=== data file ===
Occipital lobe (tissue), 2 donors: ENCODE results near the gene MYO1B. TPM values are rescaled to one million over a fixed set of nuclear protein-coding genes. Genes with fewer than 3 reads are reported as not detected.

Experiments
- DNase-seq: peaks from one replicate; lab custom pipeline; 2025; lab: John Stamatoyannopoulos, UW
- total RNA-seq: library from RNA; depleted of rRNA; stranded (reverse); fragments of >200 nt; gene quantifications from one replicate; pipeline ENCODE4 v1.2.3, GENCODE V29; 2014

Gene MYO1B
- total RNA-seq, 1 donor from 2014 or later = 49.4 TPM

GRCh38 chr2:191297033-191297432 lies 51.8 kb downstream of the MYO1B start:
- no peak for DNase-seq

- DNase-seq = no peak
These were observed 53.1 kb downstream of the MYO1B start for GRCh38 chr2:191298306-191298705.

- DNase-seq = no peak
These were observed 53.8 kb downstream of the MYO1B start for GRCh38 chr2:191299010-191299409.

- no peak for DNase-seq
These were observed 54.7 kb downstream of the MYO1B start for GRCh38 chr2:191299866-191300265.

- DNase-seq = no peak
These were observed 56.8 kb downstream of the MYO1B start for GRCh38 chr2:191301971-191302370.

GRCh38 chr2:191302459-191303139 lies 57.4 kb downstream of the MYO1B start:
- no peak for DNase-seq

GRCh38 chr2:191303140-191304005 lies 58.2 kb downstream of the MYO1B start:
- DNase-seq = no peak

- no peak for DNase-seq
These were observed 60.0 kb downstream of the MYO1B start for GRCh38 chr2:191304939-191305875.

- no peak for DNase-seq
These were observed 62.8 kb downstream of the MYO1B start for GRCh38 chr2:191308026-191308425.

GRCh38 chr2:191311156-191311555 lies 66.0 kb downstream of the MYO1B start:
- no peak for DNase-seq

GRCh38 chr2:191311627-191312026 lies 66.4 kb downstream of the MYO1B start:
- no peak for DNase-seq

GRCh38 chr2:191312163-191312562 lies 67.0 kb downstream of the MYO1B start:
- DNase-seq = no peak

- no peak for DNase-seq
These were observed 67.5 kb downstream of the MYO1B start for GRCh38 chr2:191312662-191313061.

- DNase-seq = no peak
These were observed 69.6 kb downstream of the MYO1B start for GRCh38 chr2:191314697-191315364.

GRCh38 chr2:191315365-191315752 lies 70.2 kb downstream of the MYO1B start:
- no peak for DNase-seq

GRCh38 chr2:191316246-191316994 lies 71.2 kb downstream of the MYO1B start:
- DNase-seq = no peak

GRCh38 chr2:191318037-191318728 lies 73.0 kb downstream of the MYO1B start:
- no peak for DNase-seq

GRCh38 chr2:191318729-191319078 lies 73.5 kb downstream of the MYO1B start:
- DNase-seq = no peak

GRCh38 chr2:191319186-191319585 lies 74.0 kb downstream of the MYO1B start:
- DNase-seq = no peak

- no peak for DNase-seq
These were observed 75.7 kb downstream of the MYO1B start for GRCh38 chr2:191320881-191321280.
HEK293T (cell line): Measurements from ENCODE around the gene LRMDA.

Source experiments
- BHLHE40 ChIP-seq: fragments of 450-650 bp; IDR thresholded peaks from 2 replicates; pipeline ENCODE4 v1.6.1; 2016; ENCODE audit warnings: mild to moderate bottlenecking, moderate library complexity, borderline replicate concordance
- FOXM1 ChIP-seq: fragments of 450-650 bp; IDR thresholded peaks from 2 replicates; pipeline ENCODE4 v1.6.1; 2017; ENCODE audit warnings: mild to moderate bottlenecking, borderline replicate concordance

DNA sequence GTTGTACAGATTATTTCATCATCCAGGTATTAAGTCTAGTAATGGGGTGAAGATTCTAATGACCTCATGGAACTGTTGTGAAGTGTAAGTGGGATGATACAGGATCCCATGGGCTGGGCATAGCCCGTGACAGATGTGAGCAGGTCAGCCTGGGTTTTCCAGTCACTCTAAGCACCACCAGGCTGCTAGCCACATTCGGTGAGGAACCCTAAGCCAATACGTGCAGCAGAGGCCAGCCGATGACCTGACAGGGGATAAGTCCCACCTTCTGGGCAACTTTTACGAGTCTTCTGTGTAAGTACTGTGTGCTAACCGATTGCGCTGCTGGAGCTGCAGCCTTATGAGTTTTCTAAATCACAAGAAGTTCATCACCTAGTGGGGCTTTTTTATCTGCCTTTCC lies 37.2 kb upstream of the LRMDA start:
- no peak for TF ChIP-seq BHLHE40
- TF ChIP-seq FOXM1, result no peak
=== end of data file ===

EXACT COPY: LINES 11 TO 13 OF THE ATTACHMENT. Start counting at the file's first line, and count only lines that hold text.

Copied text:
- DNase-seq = no peak
These were observed 53.8 kb downstream of the MYO1B start for GRCh38 chr2:191299010-191299409.

- no peak for DNase-seq